In terms of rates exposure, we retain a long duration position of close to 1.9 years. This is predominantly split between Australia and the US. In the US we are positioned in the long end of the curve, which has benefited the portfolio during the recent sell-off. In Australia, the positioning is more in the shorter end, which has continued to rally. We do believe duration still has a role to play in portfolios, although we also think the effectiveness of duration is challenged in an environment of low rates and yield curve control. As such, we currently hold duration positions mainly to provide some downside risk protection in a more extreme risk off phase, as well as for some moderate carry.

In currencies, we have reduced our USD position and added to our JPY position. We believe currencies can continue to provide downside risk management benefits to the portfolio. We also think that combining duration and currency positions is an effective method of maintaining downside risk protection, despite sometimes detracting from performance at the portfolio level. In the current environment where credit has continued to perform well, despite the occasional wobble, we still believe it is important to have some ‘insurance’ against a reversal, which the currency positioning can help provide.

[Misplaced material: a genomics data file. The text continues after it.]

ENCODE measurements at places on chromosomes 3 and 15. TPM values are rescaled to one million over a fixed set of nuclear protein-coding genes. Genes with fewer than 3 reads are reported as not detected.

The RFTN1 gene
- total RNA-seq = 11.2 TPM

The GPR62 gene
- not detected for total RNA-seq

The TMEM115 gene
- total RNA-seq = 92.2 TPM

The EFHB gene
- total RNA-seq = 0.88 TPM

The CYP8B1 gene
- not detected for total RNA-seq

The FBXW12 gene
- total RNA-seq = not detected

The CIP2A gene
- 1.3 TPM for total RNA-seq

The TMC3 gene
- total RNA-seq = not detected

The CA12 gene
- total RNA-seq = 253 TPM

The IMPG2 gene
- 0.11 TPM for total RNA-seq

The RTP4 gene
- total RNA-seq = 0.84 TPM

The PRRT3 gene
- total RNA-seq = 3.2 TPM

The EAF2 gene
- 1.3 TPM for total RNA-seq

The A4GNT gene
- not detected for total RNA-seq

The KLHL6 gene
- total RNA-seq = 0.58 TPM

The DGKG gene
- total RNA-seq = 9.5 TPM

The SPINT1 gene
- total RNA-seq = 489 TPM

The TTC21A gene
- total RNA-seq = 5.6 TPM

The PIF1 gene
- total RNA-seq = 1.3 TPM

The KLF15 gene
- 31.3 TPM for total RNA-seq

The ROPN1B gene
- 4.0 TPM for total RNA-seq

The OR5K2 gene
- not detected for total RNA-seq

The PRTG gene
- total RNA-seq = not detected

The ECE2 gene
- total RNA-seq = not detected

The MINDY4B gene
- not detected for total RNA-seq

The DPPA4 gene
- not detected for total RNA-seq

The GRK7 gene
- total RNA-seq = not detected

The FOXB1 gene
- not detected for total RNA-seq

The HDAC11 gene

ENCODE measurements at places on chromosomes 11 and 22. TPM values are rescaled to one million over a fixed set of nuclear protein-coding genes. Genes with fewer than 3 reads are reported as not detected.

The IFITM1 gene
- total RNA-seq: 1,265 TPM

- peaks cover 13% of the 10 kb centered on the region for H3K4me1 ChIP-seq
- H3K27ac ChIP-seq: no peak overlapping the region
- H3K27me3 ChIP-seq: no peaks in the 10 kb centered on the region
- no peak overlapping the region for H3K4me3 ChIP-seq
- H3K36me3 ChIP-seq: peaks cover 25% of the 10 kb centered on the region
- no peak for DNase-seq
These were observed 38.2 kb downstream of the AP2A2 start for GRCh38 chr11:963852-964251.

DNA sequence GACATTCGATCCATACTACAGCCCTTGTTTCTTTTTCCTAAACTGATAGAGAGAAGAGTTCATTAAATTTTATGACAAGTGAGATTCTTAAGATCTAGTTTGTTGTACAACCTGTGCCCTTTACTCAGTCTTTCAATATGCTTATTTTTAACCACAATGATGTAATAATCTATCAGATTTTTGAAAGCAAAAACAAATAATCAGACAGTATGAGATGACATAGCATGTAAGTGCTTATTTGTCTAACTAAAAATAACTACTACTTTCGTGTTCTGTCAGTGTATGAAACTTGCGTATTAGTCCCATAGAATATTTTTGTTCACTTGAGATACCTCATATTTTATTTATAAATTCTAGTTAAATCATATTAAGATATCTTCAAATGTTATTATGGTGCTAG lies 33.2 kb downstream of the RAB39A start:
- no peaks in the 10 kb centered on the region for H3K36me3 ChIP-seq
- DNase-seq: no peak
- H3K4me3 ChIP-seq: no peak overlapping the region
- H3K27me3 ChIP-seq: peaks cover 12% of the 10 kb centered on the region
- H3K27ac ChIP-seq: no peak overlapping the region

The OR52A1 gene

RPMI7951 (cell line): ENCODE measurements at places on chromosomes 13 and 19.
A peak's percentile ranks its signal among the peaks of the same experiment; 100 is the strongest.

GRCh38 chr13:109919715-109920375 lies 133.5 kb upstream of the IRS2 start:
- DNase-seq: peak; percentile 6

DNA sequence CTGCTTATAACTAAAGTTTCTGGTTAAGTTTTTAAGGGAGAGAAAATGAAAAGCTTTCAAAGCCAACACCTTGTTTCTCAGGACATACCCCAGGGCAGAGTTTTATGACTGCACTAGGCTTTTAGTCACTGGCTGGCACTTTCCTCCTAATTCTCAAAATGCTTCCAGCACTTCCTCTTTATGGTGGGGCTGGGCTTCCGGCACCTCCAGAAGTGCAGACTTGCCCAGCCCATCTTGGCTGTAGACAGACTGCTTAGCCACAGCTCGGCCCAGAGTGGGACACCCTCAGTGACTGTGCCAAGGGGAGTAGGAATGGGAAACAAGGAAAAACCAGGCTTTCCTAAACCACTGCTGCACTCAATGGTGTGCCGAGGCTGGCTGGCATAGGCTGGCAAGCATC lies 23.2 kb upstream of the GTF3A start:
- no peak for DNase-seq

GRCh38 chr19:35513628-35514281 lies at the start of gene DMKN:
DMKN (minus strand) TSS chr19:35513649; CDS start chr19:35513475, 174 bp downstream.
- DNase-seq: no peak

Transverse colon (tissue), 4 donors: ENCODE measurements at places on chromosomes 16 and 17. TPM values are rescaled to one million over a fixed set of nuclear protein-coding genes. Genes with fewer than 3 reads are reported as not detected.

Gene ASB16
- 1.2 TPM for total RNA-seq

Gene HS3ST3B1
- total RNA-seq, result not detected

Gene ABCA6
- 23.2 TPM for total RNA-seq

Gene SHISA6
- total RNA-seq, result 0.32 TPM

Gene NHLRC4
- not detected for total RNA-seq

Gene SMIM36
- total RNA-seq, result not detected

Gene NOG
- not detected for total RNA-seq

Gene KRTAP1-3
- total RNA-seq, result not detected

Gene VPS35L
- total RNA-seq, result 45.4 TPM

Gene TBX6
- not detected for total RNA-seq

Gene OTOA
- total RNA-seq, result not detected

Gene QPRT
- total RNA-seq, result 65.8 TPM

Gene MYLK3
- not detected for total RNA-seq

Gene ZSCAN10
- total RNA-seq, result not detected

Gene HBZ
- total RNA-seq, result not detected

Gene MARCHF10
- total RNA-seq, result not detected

Looking forward, we retain our defensive portfolio positioning. The liquidity-driven rally we have seen in risk assets looks to be disconnected from the fundamentals in many companies and businesses. We retain elevated levels of cash for the purposes of portfolio liquidity and we maintain our defensive bias with exposure to predominantly investment-grade credit. We continue to seek diversification through European credit, Asian credit exposures, US securitised exposures, and our emerging market debt absolute return focused portfolio. This supports the allocation in Australia which we continue to see as a low risk market. This higher quality focus, along with our currency and duration positions rounds out our active, defensive and liquid posture.

To learn more about the Schroder Absolute Return Income Fund, click here.